Hundreds of community members gathered at the Federal Building on Friday night for the Ann Arbor: Lights for Liberty vigil, joining more than seven hundred events planned around the world to bring awareness to and demand an end to conditions at immigration detention centers along the southern U.S. border.
Waving homemade signs and candles, protesters filled Liberty Street from Fourth Street to Fifth Street, which was closed off for the event. The mission statement on the official Lights for Liberty website said the events are planned to call out the “inhumane conditions faced by migrants.”
“We are a coalition of people, many of whom are mothers, dedicated to human rights, and the fundamental principle behind democracy that all human beings have a right to life, liberty and dignity,” the website reads.
As migrant families fleeing violence and poverty from Central America continue to be apprehended on the southern border in record-breaking numbers, an independent watchdog of the Department of Homeland Security reported “dangerous overcrowding” in migrant holding facilities.
Held for days, weeks or sometimes months past the 72 hour limit for short-term detention, migrants awaiting processing live in “squalid” conditions and often without necessary medical care. Twenty-four immigrants have died in U.S. Immigration and Customs Enforcement care thus far, including seven children.
In late June, Congress approved a $4.6 billion aid package for these detention facilities, passing a less restrictive Senate bill in a compromise by the House of Representatives. On Wednesday, the House Oversight and Reform Committee conducted a hearing on detention conditions.
Discovery of a secret Border Patrol Facebook group in which former and current agents joked about migrant deaths and threatened Latinx legislators has also provoked further outrage and an investigation into the group.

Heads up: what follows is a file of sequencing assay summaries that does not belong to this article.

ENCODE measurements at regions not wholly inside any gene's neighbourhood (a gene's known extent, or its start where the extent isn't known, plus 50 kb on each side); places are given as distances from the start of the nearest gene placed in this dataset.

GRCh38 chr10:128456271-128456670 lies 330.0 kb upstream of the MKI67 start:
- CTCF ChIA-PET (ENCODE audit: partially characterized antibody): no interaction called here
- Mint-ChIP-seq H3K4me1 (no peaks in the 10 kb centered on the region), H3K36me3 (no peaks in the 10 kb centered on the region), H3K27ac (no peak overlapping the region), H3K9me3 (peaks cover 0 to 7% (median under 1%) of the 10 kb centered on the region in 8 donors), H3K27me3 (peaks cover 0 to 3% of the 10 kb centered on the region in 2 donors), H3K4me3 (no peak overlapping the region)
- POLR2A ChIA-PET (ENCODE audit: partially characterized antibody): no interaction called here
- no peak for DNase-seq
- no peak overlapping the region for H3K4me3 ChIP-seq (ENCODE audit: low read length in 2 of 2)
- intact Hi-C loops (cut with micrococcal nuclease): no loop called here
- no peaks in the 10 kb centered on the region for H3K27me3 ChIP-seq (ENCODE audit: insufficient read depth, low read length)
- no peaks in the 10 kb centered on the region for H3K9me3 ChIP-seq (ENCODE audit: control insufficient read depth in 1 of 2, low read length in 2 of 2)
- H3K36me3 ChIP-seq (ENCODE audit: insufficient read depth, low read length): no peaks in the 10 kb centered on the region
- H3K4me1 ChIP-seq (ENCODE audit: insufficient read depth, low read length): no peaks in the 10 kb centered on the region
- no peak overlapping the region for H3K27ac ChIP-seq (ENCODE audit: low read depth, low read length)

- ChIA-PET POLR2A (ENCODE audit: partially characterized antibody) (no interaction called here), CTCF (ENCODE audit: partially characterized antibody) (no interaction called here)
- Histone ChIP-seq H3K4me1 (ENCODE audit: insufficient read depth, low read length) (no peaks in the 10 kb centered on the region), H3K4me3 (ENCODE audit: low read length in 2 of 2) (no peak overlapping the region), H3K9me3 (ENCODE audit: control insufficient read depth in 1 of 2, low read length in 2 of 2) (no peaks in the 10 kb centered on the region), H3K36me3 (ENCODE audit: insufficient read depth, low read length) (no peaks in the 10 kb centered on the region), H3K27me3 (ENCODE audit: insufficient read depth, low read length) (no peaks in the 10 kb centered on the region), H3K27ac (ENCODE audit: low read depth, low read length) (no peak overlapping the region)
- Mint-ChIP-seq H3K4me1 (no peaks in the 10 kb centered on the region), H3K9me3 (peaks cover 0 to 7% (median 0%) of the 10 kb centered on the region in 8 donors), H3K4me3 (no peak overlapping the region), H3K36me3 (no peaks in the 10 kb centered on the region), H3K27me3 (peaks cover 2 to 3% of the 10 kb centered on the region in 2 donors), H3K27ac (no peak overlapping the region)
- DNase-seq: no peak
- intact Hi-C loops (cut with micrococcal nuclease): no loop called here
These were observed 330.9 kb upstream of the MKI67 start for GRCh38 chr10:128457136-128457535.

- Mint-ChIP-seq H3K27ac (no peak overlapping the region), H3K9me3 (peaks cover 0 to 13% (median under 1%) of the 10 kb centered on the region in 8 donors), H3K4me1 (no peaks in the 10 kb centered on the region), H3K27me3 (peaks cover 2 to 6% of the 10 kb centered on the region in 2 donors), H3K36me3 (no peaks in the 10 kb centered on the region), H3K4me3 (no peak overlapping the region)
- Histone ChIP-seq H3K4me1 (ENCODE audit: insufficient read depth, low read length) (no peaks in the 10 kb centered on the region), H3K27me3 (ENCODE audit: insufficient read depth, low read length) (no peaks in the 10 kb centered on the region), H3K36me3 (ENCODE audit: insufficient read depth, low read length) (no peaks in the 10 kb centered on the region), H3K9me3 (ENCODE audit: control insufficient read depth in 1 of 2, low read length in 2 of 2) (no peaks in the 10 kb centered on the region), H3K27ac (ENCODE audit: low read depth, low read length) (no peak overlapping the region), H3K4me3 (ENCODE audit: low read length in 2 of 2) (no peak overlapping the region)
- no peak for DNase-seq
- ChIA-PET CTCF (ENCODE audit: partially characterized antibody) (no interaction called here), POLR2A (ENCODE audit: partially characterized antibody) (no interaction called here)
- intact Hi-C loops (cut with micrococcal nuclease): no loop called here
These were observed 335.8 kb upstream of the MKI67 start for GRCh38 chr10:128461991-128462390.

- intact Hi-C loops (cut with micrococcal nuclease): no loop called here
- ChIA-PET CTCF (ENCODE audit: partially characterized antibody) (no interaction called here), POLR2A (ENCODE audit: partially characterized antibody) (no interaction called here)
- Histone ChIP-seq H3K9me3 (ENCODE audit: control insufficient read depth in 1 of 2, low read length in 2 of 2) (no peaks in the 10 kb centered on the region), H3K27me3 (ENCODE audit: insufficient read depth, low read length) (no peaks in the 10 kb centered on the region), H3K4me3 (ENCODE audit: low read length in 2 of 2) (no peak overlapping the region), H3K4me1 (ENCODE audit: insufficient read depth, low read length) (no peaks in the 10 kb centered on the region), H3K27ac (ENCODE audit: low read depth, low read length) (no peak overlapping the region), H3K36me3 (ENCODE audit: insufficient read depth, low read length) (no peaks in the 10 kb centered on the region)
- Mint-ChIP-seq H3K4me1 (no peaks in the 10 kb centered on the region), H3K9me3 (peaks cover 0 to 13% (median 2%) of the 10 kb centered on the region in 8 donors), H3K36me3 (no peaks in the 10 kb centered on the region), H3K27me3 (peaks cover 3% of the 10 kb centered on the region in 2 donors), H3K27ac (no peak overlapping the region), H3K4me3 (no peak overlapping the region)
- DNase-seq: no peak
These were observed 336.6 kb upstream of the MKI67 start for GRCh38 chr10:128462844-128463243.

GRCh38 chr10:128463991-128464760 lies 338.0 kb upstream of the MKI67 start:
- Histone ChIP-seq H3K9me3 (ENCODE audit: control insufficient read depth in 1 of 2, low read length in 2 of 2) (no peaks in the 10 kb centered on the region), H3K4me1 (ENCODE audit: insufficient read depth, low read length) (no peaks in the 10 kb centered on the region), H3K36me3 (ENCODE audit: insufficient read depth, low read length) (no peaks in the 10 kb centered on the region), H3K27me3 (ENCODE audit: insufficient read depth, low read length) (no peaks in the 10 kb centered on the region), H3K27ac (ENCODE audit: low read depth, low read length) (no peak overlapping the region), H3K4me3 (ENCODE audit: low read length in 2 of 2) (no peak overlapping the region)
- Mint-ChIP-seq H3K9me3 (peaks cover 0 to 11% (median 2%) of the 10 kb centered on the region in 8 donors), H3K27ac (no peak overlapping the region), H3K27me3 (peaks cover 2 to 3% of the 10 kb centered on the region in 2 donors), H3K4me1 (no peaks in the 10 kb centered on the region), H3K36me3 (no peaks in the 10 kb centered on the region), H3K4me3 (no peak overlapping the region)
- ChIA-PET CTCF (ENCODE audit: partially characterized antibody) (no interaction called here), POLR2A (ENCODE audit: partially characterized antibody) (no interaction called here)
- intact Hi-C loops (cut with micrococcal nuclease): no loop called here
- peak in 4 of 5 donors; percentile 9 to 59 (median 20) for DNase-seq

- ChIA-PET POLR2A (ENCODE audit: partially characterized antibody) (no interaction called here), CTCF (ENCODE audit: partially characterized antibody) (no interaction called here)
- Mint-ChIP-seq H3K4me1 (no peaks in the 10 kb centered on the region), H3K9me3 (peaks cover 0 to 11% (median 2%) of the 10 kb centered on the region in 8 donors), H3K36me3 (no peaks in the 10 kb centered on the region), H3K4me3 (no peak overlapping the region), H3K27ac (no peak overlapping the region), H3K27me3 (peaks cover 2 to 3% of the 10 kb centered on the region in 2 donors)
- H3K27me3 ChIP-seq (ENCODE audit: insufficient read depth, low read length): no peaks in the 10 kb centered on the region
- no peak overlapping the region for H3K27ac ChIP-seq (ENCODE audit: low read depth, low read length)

The vigils come ahead of ICE plans to begin arrests and deportations of undocumented individuals in 10 major cities this coming Sunday. Ann Arbor Lights for Liberty organizer Corky Wattles reminded the audience of this fact as she began the event.
Wattles led the audience in chants of “Don’t look away” before her opening remarks and explained the latter half of the event would be “solemn” and “in mourning” of border conditions. In her speech, she particularly urged young people in the audience to vote and become involved in activist efforts.
“Kids, hear me now: if everyone gets involved we can take our country back, the land of liberty and compassion,” Wattles said. “Not voting is never an option… Doing nothing is no longer an option.”
Earlier in the night, Wattles told the audience the event staff was collecting donations for several organizations. Rebeca Ontiveros-Chavez, an attorney at one of those organizations, the Michigan Immigrants Rights Center, spoke about her work representing hundreds of children in immigration court for deportation proceedings and other immigration matters.
“I want to make absolutely clear that it is not unlawful to seek asylum in the United States,” Ontiveros-Chavez said.
Ontiveros-Chavez explained she frequently works with clients who are detained for civil infractions, such as driving without a license. She told the story of one young boy who MIRC eventually helped reunite with his family but is showing the effects of trauma as he learns to walk and speak.
“I do want to say the pain and the suffering that is on the border extends here, to Ann Arbor, to Washtenaw County — here, to Michigan,” Ontiveros-Chavez said. “And I see it every single day… It’s really important to recognize trauma affects even children who cannot verbalize what has happened to them. What is happening to them now, they will experience and take with them for life.”
Ontiveros-Chavez explained individuals do not have the right to a free attorney to represent them in immigration court, as immigration proceedings are considered the jurisdiction of civil courts.
“But if you ask me, there is nothing civil about this system,” Ontiveros-Chavez said.
To end her remarks, Ontiveros-Chavez urged audience members to continue to raise awareness through activism, donate to immigrants rights organizations and contact their legislators.